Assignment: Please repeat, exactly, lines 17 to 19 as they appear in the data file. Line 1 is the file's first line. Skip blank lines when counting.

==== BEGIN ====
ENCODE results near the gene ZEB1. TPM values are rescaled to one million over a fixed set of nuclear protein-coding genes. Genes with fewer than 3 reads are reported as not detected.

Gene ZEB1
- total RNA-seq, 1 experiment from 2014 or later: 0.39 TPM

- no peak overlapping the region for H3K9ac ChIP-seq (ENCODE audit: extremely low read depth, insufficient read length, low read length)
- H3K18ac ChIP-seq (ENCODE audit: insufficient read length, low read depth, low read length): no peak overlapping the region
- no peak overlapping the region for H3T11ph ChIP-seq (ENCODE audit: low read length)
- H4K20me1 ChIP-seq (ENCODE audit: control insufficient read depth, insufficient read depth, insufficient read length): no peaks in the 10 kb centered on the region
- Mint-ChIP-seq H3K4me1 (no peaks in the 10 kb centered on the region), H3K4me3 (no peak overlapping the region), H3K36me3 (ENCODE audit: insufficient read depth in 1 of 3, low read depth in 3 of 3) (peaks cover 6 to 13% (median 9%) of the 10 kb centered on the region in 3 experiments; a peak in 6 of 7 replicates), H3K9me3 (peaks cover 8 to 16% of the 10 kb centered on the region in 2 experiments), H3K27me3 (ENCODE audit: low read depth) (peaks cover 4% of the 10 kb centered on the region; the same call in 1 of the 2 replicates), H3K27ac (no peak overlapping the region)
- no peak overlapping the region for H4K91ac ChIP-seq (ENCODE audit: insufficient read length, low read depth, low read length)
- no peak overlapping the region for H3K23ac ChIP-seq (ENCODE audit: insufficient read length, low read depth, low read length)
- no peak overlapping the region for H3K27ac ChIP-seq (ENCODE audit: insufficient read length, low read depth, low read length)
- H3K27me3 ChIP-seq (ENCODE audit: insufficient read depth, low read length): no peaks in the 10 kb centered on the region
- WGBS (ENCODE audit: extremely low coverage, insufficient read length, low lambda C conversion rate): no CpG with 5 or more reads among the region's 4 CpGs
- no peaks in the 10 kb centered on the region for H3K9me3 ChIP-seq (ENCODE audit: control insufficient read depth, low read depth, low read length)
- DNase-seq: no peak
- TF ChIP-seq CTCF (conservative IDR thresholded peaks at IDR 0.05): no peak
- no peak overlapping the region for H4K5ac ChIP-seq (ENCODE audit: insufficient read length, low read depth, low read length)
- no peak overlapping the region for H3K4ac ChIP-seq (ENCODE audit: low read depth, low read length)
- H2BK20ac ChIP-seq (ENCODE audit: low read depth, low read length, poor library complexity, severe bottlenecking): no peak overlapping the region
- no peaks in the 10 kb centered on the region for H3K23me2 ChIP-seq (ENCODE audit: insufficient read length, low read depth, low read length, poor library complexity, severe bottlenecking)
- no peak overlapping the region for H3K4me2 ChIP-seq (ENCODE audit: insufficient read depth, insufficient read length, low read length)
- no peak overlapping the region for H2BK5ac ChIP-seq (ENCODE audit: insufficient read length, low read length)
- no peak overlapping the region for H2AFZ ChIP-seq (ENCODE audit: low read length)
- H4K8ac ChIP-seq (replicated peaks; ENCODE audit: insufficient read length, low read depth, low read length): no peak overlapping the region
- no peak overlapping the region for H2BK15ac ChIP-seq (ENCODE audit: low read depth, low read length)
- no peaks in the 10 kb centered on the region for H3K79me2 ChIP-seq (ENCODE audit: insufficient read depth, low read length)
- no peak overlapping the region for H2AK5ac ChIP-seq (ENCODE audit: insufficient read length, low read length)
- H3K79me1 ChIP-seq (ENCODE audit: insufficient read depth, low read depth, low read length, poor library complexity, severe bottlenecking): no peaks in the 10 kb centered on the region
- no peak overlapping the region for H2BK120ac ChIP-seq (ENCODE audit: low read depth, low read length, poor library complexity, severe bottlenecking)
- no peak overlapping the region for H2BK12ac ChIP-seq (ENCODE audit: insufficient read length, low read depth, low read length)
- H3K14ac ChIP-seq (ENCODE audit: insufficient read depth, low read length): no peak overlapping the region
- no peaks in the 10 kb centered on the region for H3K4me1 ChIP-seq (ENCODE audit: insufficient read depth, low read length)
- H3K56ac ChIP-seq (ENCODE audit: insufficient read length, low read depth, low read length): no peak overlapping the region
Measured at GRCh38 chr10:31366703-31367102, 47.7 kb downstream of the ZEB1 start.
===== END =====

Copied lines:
- no peak overlapping the region for H4K5ac ChIP-seq (ENCODE audit: insufficient read length, low read depth, low read length)
- no peak overlapping the region for H3K4ac ChIP-seq (ENCODE audit: low read depth, low read length)
- H2BK20ac ChIP-seq (ENCODE audit: low read depth, low read length, poor library complexity, severe bottlenecking): no peak overlapping the region